Among other advice and treatments John received during his convalescence he remembers one antidote that worked. He was covered with boils from his injury and was advised to eat canned tomatoes. To his surprise and great relief the boils cleared up.
On August 30th he was assigned to a Canadian Army Reserve Battalion and was later posted to Company 51 of the Canadian Forestry Corps in England. He served with them behind the lines in France until February 1919. On May 23, 1919 he was transferred from the Forestry Corps to the Canadian Expeditionary Force in Canada, in Whitby Ontario.
John was discharged from the army in Toronto on May 27, 1919 and he returned directly to Kenora. The family anxiously received him home but it was soon apparent that John was a true casualty of the war. His war injury had left him a hollow man. Once a popular, outgoing raconteur, John had come home a retiring, introspective man. His father, WG Cameron Sr., then a successful wholesale grocer, wanted nothing but the best for his war veteran and sent him to Chicago for a commercial art course but John did not pursue it. For a time he was known as WG’s driver, since Mr. Cameron did not drive a car.
Mining was popular in the Lake of the Woods area in the 1920’s and on several occasions his dad grub-staked him on prospecting missions. This seemed to suit John well. He spent more and more time in lonely pursuits in the quiet, natural environment on the lake became very knowledgeable of it. Wikipedia describes Lake of the Woods as ‘the sixth largest freshwater lake located (at least partially) in the United States, after the five Great Lakes) and it has 105,000 km of shoreline.’ John’s brother Max, onetime president of the Ontario prospectors association, once said that if you brought John a rock sample from Lake of the Woods, he could tell you what part of the lake it came from.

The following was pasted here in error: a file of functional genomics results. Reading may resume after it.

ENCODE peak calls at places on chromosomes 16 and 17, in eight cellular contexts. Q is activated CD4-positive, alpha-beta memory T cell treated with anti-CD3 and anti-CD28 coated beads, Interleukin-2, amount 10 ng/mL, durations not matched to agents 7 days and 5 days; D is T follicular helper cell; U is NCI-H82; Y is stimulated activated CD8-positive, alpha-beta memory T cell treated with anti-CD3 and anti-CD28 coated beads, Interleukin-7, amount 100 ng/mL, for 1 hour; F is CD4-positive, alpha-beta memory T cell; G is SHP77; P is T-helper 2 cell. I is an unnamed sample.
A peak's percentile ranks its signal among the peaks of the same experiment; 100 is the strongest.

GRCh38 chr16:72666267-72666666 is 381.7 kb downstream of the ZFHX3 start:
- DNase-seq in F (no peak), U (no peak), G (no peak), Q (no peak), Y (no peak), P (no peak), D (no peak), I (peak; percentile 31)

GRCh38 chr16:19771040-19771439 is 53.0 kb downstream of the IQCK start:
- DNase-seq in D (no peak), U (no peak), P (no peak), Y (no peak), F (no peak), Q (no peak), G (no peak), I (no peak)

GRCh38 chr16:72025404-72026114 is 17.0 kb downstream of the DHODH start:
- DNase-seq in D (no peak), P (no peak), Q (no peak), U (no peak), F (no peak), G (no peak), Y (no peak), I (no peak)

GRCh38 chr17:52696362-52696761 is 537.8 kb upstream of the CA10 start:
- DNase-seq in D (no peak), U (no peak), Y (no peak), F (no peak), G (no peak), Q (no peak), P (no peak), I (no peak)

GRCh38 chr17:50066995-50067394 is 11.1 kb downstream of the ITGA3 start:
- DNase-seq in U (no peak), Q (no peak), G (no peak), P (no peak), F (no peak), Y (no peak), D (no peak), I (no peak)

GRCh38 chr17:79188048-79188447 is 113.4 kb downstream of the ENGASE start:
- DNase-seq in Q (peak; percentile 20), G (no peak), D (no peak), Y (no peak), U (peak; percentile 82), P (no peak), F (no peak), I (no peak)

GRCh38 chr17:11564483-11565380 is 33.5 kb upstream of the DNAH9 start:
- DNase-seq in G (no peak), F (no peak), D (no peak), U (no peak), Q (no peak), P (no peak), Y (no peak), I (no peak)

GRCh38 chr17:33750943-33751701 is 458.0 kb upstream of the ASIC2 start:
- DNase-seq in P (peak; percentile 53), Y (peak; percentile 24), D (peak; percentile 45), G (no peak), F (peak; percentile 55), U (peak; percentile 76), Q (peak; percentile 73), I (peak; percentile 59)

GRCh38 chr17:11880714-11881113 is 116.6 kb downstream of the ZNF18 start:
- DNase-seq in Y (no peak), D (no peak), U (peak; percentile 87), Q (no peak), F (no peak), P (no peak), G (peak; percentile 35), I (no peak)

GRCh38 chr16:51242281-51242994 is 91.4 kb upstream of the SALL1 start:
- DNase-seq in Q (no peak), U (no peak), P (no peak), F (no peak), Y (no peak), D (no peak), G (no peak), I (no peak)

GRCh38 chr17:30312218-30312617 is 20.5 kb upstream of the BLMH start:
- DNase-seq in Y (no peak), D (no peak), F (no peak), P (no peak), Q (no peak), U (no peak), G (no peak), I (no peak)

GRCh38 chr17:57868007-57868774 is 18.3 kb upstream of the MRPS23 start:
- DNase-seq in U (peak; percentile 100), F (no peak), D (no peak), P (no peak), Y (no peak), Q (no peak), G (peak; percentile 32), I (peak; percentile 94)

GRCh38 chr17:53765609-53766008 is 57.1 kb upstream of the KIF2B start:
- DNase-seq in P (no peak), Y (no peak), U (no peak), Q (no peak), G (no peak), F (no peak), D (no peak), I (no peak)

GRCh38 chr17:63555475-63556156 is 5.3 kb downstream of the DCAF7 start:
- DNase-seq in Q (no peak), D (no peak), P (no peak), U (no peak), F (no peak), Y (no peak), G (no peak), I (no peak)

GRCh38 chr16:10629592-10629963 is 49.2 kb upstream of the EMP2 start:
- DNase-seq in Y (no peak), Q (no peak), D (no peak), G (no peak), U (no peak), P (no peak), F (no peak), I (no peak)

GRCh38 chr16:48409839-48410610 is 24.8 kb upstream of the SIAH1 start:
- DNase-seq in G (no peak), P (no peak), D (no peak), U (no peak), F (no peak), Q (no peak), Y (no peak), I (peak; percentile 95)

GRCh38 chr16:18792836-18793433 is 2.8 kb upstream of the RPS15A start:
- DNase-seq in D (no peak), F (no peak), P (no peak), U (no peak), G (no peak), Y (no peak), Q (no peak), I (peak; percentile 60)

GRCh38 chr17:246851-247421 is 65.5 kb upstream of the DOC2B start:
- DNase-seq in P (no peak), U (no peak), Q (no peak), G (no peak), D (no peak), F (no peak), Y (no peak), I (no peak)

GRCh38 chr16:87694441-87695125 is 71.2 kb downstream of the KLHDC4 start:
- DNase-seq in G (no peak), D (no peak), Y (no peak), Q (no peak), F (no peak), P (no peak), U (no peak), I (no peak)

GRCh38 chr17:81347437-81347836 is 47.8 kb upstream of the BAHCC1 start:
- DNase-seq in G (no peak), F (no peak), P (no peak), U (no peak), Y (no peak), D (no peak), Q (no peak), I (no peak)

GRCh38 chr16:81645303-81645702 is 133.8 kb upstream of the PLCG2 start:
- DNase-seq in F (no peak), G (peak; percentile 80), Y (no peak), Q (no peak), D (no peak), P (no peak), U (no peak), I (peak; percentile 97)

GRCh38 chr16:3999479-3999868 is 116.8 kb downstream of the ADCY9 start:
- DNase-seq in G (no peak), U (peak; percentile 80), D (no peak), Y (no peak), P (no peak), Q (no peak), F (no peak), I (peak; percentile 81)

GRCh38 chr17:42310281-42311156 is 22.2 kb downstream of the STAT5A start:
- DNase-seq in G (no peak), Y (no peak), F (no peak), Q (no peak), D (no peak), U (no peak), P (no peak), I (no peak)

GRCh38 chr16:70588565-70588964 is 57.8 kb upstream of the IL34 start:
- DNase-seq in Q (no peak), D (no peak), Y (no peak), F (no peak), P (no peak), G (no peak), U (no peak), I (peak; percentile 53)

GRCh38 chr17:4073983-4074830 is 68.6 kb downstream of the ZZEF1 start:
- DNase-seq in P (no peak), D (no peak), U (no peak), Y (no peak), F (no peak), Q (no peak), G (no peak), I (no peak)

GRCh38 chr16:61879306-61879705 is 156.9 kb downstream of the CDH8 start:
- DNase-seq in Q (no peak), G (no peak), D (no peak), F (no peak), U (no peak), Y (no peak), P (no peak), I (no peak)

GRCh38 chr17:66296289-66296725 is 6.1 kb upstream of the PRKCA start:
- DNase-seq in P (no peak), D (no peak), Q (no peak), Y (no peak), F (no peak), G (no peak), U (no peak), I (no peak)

It was not till he was 41 that John found the girl of his dreams, Florence (Babe) Kelly, and Babe was a perfect match for the man who had come home from the war. Babe was wonderful company – she loved to tell stories and she was good with anything John wanted. Having roamed the lake in his middle years, John found an opportunity to buy a fishery on Alexandria Island, an island near the American border. It was remote from Kenora but he and Babe took it on and netted fish and ran a trading post for loggers on Big Island, near Alexandria.
They ran the Alexandria Island operation for the next ten years then sold it and moved their belongings back to Kenora. John lived quietly in Kenora for the last five years of his life and he died of a heart attack on March 24th, 1959 at the age of 66. He is buried in Lake of the Woods Cemetery, Kenora.
By Carolyn Cameron
Photographs courtesy of the family
Group photograph of John with the 27th Battalion is from the commemorative book of the 27th Battalion, Military District No. 10, 1915
John’s grave marker was installed in the Lake of the Woods Cemetery in 2018 by the Last Post Fund.